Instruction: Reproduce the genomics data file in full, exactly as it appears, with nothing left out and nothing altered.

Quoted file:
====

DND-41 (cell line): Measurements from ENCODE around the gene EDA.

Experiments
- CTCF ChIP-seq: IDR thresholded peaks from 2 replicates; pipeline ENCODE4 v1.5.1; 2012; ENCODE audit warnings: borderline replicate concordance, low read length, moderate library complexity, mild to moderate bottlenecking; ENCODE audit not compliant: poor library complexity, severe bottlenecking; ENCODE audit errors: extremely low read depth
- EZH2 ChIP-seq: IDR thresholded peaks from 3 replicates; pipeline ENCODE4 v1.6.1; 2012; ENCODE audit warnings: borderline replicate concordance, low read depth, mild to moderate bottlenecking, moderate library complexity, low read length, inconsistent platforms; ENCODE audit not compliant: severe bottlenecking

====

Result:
DND-41 (cell line): Measurements from ENCODE around the gene EDA.

Experiments
- CTCF ChIP-seq: IDR thresholded peaks from 2 replicates; pipeline ENCODE4 v1.5.1; 2012; ENCODE audit warnings: borderline replicate concordance, low read length, moderate library complexity, mild to moderate bottlenecking; ENCODE audit not compliant: poor library complexity, severe bottlenecking; ENCODE audit errors: extremely low read depth
- EZH2 ChIP-seq: IDR thresholded peaks from 3 replicates; pipeline ENCODE4 v1.6.1; 2012; ENCODE audit warnings: borderline replicate concordance, low read depth, mild to moderate bottlenecking, moderate library complexity, low read length, inconsistent platforms; ENCODE audit not compliant: severe bottlenecking